The Japanese art world, the flesh, the devil

Modern art has always been widely discussed. We all know some people who claim they could have done the same (maybe even you said it; the Tate saved you their best wall). There are also those who get their kicks out of an abandoned pair of glasses sitting on the ground. This debate being nowhere near its end, let’s just agree to never agree and mutually concede one simple thing: in the contemporary art world, Japan is a UFO.

For all the Jeff Koonses and Damien Hirsts on the artsy planet, for all the prattle and tattle that come with their kind, none came closer, and with such a truly sincere momentum from the soul, to the original, fundamental question…WTF? And we love it, obviously, since we keep asking for more. Let’s use the “Yayoi Kusama: in infinity” exhibition at the Moderna Museet in Stockholm (starts this month, check it out) as an excuse to look into some of the crazy stuff.

Yayoi Kusama, Accumulation #2, Photograph, 1966.
Yayoi Kusama, Accumulation #2, Photograph, 1966.

In fact, Kusama is a great starting point (or dot?) for her vocation started with hallucinations. And that was even before settling in 1970s New York, which as we all know, came with its deal of psychotropics. But no, little Yayoi began seeing the world in dots and colours as a child, and it might have had something to do with her tyrannical creators. After witnessing her father’s numerous infidelities, she developed a profound distaste for the male organ and sex in general. This lead to the chaste birth of her “obliteration” concept in which she overwhelms her anxiety by surrounding herself with endless dot-covered phalluses. Fighting obsession through repetition… might work.

Of course, Kusama-sama is neither the only nor the first Japanese artist to pull the poor unblemished (but oh so willing) spectator into her inner disorder. Nobuyoshi Araki’s first book of photographs, Sentimental Journey, was a documented album of his honeymoon in 1971 featuring pictures of his wife having an orgasm. Years later, he photographed her in a hospital bed, then in her coffin. If those shots didn’t fail to alarm the self-righteous at the time, what should we say about his famous photographs of nude young women in bondage? Araki (who plays on the consonance with the English word “anarchy”) surely doesn’t care about what you think: “I hate perfection. I mix beauty and crude, sex and death, desire and repulsion, and that is why I am clearly superior to everyone else.”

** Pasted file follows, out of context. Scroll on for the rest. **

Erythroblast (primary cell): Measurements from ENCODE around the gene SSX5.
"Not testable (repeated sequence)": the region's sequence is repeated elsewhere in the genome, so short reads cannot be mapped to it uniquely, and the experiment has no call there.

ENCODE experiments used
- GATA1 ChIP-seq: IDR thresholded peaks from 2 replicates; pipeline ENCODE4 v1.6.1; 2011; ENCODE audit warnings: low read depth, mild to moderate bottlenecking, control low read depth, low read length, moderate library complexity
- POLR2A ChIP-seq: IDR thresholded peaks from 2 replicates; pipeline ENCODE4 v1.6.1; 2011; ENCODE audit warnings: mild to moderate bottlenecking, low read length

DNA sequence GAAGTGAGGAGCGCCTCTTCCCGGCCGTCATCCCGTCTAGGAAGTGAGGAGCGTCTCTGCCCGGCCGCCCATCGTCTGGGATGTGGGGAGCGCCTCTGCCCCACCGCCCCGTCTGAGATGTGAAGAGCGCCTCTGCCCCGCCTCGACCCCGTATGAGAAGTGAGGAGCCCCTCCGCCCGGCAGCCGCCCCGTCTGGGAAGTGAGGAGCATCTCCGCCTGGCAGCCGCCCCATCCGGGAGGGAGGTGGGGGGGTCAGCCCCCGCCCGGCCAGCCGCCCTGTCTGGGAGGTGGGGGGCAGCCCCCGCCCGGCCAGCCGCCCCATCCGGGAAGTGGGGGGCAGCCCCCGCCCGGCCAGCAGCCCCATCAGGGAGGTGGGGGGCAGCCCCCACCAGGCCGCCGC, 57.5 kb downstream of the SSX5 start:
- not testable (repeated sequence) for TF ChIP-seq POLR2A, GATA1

Nobuyoshi Araki
Nobuyoshi Araki

Though all the Kusamas and Yoko Onos artistic views have flourished throughout the make-love-not-war peace-pusher seventies, Japan has been known to possess an impressively fertile tradition of deviant and sometimes brutal sexual practices for a very long time. Yes, Araki brought bondage back to cool, and everyone knows what to expect with an octopus around, but did you know about the fetish for severed limbs? (Just to name one.)

Now drop the offended act and let go of your priest emergency contact, and check out the 1814 woodcut The Dream of the Fisherman’s Wife. The subject might be fishy in many different ways, it is still by the great Hokusai. Do you believe me now when I say it is art? Long before the missionaries sailed to Japan to inspire some good old Christian shame, the Japanese were quite unrestrained sex-wise and, on the whole, fancied to associate it with death – the other essential issue of existence.

Makoto Aida, Blender, 2001. Acrylic on canvas, 114 x 82.9 in. Courtesy Mizuma Art Gallery. Takahashi Collection
Makoto Aida, Blender, 2001. Acrylic on canvas, 114 x 82.9 in. Courtesy Mizuma Art Gallery. Takahashi Collection

This concern for pleasure throughout the ephemeral kept being a hot topic in the Land of the Rising Sun (another transient beauty), and a source of gasps, awe, and tickles for the intrigued Western public. Talented younger artists (Makoto Aida, Takato Yamamoto, Yasuyuki Nishio and many many more) emerged in Japan and followed the path set by their elders toward exploration of sexual trauma, a mix between pop culture and tradition, crudeness and intellectualism. One thing is certain: with Japanese contemporary art, you will never get bored.

What now? You can keep the modern art debate alive by learning more about the Art of the 20th Century, or fish for some shunga (the Japanese erotic woodcuts) in Ukiyo-e, at Parkstone Publishing.

By Capucine Panissal.

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